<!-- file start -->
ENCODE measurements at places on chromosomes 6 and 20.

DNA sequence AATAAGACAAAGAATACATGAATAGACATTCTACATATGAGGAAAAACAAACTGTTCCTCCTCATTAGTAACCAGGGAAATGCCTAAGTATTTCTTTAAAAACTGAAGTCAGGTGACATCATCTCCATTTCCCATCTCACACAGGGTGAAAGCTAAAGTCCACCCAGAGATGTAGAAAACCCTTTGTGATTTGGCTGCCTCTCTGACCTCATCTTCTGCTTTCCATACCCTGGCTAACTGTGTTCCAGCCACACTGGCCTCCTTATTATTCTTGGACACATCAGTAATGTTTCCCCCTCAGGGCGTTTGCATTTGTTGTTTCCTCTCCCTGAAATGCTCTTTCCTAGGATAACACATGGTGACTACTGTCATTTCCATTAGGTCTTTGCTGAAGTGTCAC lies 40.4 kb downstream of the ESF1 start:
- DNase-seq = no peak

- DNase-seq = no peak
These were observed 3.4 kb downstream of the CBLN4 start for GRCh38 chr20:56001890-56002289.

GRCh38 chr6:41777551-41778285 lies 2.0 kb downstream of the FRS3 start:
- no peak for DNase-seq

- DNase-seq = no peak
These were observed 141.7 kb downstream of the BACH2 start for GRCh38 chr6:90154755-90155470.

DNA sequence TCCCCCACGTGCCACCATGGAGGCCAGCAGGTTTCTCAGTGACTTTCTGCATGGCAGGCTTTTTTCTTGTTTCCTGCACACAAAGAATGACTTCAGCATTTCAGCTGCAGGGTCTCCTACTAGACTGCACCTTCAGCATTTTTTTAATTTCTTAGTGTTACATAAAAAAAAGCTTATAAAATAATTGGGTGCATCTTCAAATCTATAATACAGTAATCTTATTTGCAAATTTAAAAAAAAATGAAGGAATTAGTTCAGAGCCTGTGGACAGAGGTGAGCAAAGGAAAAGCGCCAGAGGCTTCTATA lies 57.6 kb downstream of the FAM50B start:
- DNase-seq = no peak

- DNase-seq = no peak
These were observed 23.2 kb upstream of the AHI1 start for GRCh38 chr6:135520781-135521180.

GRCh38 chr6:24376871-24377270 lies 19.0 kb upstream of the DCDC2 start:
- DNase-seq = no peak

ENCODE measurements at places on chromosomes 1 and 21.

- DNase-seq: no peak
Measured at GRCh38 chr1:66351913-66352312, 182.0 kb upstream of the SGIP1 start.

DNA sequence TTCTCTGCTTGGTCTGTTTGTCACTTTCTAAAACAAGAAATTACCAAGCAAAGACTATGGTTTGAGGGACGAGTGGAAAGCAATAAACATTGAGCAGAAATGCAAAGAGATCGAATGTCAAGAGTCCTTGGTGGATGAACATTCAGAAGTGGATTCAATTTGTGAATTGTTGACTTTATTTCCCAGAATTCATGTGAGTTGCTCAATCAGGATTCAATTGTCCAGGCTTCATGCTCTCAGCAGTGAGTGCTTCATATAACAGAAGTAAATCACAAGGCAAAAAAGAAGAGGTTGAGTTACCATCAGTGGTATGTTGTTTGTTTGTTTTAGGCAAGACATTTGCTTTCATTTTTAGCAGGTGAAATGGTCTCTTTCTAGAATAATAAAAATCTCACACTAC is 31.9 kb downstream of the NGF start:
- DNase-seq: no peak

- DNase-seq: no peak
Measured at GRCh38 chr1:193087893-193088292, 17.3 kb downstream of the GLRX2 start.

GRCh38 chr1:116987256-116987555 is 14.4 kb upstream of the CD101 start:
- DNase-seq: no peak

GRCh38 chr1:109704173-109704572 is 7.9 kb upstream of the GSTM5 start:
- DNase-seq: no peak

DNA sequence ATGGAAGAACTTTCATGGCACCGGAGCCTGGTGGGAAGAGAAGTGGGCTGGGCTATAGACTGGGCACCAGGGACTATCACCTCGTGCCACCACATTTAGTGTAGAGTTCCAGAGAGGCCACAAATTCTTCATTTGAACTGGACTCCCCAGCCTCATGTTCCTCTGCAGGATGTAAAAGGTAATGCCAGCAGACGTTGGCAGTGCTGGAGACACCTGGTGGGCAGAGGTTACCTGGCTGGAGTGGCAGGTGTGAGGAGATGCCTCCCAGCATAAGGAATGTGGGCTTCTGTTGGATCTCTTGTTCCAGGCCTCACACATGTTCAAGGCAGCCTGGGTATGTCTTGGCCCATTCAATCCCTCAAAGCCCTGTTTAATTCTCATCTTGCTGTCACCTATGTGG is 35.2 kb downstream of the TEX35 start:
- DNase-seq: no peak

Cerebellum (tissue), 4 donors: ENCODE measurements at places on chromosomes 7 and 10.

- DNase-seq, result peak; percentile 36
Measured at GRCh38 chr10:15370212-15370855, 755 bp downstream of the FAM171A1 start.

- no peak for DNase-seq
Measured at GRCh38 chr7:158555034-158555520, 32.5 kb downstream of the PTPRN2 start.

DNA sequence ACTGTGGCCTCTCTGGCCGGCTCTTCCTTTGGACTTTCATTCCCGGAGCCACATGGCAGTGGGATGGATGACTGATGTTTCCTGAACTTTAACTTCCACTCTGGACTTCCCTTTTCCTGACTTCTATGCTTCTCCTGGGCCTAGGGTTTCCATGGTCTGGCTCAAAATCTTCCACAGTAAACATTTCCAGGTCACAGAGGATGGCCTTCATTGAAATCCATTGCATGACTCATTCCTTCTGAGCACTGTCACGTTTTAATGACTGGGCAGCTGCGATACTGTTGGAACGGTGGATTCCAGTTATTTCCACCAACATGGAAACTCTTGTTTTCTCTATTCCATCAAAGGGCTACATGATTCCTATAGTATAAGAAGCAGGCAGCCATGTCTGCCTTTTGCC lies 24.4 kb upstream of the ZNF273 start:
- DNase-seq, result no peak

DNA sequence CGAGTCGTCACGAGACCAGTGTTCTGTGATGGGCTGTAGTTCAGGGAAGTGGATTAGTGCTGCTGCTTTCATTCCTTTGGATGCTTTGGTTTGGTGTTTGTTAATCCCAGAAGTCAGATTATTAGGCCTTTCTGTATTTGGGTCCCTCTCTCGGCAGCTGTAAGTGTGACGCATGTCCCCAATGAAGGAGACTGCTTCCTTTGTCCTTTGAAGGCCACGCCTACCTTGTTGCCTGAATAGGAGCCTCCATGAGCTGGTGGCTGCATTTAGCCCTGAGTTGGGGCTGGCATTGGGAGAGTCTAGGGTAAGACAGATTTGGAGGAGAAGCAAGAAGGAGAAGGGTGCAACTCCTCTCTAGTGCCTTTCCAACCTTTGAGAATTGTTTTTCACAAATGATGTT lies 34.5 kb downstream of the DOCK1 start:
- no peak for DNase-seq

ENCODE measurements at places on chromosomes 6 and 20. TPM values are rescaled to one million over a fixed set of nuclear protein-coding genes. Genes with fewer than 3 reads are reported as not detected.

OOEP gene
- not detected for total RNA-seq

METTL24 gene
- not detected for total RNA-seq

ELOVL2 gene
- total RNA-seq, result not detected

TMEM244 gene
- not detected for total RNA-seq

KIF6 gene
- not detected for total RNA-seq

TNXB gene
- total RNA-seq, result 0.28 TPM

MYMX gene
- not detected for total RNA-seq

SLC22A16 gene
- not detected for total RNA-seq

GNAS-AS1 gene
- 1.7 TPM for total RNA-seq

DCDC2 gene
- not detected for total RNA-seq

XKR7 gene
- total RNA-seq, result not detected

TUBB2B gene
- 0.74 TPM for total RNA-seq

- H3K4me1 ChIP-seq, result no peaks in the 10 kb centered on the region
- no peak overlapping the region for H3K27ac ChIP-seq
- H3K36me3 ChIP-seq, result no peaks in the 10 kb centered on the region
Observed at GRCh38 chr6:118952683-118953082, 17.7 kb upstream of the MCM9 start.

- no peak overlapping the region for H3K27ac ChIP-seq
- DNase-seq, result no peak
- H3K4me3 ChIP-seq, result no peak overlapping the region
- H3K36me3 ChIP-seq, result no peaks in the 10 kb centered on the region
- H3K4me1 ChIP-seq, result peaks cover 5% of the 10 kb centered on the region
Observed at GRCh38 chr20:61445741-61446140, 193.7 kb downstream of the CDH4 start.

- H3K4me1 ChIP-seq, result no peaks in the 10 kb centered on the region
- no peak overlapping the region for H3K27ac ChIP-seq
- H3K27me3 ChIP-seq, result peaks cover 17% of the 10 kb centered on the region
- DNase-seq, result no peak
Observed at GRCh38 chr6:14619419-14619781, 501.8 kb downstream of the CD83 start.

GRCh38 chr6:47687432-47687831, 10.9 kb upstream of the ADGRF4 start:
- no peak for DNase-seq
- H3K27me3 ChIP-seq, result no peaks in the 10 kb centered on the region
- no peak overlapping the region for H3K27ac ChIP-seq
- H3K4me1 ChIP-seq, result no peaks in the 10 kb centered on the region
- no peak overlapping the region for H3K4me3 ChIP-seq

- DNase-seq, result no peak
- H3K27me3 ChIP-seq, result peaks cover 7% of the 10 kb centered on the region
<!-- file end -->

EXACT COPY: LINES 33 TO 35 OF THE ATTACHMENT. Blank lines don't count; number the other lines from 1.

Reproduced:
Measured at GRCh38 chr7:158555034-158555520, 32.5 kb downstream of the PTPRN2 start.

DNA sequence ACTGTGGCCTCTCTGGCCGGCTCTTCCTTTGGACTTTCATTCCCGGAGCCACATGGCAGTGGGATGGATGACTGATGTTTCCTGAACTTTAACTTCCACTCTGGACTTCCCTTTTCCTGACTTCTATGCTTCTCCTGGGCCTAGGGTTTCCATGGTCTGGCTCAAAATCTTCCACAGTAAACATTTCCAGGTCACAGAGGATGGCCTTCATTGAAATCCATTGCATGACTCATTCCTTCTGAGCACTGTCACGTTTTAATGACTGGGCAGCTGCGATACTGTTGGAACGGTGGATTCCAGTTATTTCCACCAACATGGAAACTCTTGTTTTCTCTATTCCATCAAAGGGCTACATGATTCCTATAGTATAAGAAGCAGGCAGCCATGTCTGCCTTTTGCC lies 24.4 kb upstream of the ZNF273 start:
- DNase-seq, result no peak